We will model the work on the mural after the Groundswell Community Mural Project wherein the community (defined with a broad brush) is invited into the design process and the celebration of the final work.  We are inviting community members of all ages to join us in designing and creating the mural on this beautiful wall.  We hope to begin work during July and will have a schedule of times when our lead artists will be working and it will be possible to come by and pick up a brush.

Deep appreciation to the church community for welcoming us.  We are looking forward to working with you.

If you have questions:   stefaniesiegel@aol.com or the Bailey’s Café voice mail:  718-670-7063

Outing the lobbyists

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Occupiers are some of the most humane people in the world, and it’s difficult for us to actually confront the human beings behind the disastrous policies that are destroying the social fabric of our countries. We want to be polite. We want to be kind.

It’s time to be braver. The politico-corporate bandits that are quietly undermining our welfare thrive because we don’t tell them (and their friends/neighbors/daughters/babysitters/barbers/teachers) to their face how their actions hurt us.

That’s why I confronted William Morris, head of GE Global Tax Policy, for his greed-driven aggressive tax avoidance. A self-proclaimed “reverend“, Mr. Morris is in fact the world’s largest enabler of tax loopholes, and has single-handedly saved the world’s biggest corporations billions while starving local governments of tax revenue so they have to cut teachers, social workers, firefighters, hospitals, and daycare centers. He wrote the laws at the IRS and then broke them (or followed them?) at General Electric. And he sits on influential NGOs like the OECD’s tax policy working groups to quietly derail any efforts to fix the problem.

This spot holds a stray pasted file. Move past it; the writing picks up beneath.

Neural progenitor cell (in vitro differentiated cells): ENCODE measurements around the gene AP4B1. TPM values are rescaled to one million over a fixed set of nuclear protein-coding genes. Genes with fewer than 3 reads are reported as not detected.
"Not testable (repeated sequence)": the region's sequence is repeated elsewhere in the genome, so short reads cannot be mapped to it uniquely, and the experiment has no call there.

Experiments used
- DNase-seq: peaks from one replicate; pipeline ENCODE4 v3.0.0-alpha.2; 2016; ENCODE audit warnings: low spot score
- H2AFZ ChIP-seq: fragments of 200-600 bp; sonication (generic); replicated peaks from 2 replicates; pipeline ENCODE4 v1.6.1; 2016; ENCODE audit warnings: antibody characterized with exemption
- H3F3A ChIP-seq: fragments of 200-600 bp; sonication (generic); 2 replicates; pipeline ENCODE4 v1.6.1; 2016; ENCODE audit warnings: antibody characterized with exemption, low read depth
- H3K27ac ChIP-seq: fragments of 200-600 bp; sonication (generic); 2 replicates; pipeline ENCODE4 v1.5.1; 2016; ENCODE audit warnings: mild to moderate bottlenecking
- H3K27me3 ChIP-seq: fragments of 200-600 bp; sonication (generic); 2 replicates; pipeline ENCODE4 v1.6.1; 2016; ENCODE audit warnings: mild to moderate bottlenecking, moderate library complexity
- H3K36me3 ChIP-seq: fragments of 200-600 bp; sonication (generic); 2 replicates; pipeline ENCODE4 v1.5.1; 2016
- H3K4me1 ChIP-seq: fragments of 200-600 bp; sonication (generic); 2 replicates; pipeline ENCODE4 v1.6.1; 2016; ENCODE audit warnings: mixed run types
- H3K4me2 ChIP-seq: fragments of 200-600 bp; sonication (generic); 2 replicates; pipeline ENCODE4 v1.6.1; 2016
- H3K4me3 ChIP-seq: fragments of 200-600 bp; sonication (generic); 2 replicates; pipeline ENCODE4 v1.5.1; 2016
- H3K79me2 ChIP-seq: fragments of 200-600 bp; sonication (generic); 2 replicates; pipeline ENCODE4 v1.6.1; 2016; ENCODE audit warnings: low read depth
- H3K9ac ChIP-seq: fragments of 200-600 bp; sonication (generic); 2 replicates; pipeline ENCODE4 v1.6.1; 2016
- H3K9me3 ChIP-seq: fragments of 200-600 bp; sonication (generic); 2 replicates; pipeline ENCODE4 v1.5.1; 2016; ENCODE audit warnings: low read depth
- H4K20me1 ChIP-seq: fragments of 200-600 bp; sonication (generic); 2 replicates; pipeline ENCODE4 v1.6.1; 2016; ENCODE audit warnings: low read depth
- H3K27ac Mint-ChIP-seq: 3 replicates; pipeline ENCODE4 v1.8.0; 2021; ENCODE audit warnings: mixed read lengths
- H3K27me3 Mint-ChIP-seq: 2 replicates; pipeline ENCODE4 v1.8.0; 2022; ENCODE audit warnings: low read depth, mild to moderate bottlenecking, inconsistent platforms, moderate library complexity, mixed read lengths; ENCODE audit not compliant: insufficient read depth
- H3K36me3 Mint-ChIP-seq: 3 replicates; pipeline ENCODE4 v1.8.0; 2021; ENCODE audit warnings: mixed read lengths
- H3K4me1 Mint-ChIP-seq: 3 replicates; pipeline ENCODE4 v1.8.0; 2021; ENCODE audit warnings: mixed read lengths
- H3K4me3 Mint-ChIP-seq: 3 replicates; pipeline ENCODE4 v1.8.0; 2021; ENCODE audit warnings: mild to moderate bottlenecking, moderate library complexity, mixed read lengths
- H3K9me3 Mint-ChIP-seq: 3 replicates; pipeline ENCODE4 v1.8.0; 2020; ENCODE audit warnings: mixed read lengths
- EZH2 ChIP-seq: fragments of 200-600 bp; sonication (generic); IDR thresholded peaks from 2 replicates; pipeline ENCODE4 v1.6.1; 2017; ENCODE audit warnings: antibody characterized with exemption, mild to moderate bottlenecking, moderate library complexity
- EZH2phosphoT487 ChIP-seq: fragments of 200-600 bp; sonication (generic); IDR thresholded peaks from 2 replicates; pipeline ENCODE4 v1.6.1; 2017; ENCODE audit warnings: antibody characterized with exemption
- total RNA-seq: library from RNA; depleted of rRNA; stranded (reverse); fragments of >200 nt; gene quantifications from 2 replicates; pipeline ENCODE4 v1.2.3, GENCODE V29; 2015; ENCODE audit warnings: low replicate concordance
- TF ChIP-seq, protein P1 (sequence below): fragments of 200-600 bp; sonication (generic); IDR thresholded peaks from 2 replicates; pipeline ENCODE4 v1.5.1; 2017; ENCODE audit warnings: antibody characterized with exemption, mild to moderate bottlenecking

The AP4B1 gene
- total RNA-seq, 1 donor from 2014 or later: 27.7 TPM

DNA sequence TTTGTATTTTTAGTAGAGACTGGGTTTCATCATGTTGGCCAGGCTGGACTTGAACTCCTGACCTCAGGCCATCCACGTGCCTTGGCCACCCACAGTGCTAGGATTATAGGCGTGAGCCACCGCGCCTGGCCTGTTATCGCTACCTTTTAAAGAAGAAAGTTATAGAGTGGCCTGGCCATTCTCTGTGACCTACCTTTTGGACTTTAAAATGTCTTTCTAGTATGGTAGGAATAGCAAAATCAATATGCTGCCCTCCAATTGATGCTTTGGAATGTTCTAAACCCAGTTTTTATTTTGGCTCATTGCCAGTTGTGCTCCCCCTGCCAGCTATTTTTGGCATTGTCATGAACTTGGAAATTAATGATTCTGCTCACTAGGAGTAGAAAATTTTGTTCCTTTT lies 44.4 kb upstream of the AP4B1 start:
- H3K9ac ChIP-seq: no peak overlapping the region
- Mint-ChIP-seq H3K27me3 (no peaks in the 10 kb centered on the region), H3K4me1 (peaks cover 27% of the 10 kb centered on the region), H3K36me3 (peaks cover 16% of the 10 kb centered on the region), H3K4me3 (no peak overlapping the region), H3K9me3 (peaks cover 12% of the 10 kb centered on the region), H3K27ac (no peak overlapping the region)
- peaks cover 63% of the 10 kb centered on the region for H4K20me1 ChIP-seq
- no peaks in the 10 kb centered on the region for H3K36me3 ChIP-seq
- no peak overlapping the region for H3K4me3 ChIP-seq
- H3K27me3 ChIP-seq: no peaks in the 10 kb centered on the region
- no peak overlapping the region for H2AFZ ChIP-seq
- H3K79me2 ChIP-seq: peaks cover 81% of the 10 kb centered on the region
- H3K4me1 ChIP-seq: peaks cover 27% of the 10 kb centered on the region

We need to out the William Morris’s of the world if we’re going to get any kind of real tax reform. Stat.

See below for the vid:

 

On The Streets of Istanbul

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There’s something happening here.

It’s unpredictable. It’s chaotic. It’s raw and imperfect. It’s growing.

About to board a flight from Paris to NYC – I was repping Occupy Wall Street at the OECD Forum – I changed plans abruptly. I flew to Istanbul, grabbed a cab with another random globe-trotter I met, destination Taksim Square. Inside the square is a park called Gezi.

It is now occupied. With thousands of bodies: young, old, all religions, all political persuasions. It began early last week, when Prime Minister Recep Tayyip Erdoğan began to demolish the park to build a new commercial development. A small group of people – mostly youngsters like my friend Ege (see below) – fought back. And almost a week later the country is on spiritual (and in some places literal) fire. In over 48 cities people are protesting.

The air in the streets around Taksim is electric, because the police have withdrawn, at least for now. Last night, Saturday, techno music bumped in disco clubs while swarms of youth alternately ran from police flashes and tear gas and boogied down. Windows smashed, but nothing looted. Street medics applying bandages at narrow intersections, youth drunk with power and beer celebrating the (small) victory.